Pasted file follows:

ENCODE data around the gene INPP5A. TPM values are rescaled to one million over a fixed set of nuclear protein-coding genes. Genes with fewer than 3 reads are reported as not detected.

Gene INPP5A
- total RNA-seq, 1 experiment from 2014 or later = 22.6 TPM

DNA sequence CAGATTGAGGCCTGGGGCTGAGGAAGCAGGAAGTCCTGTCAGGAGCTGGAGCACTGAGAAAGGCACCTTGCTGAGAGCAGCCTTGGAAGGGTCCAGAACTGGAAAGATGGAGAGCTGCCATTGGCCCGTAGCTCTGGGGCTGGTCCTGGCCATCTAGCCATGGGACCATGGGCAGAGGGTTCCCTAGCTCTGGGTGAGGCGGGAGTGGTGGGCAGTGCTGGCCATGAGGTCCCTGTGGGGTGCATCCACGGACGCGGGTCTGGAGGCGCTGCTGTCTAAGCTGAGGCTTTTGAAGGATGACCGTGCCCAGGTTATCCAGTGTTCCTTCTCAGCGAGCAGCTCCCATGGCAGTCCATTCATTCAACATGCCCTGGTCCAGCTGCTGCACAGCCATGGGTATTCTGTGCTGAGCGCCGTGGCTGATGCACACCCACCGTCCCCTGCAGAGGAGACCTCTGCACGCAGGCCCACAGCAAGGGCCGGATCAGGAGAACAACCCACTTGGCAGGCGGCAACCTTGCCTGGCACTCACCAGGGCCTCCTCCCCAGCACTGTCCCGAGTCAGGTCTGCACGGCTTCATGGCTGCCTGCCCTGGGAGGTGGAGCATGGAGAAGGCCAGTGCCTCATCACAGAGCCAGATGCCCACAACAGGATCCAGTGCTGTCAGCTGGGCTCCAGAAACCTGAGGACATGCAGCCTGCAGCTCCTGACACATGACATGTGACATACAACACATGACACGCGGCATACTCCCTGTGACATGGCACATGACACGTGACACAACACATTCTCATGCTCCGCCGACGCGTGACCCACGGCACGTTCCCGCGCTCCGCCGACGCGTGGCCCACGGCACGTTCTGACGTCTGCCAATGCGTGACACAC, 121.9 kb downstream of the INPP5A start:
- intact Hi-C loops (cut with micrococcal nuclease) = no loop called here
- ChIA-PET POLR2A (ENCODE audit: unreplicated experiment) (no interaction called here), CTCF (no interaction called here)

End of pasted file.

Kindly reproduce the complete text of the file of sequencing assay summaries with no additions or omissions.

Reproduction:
ENCODE data around the gene INPP5A. TPM values are rescaled to one million over a fixed set of nuclear protein-coding genes. Genes with fewer than 3 reads are reported as not detected.

Gene INPP5A
- total RNA-seq, 1 experiment from 2014 or later = 22.6 TPM

DNA sequence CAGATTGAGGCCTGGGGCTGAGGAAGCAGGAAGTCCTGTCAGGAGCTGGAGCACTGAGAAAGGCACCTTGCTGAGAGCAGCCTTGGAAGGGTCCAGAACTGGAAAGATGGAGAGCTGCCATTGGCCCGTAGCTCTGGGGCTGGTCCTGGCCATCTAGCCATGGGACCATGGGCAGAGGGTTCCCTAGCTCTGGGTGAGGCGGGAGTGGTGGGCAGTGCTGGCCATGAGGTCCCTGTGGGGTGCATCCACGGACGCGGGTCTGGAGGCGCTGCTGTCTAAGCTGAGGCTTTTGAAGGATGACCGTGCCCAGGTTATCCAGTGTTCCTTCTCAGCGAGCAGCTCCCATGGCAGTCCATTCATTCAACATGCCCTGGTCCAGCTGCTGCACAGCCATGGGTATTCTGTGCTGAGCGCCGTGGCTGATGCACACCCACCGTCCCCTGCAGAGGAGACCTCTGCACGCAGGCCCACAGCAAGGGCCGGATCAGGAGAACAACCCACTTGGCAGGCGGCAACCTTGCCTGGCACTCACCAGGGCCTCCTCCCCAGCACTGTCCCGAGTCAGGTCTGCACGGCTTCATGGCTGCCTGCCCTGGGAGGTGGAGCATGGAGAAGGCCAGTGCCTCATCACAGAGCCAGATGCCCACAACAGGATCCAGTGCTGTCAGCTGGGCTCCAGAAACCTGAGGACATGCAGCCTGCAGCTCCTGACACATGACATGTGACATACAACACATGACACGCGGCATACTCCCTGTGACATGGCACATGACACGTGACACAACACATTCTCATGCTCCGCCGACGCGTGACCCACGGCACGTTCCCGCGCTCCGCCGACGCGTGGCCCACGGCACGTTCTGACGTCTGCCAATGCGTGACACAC, 121.9 kb downstream of the INPP5A start:
- intact Hi-C loops (cut with micrococcal nuclease) = no loop called here
- ChIA-PET POLR2A (ENCODE audit: unreplicated experiment) (no interaction called here), CTCF (no interaction called here)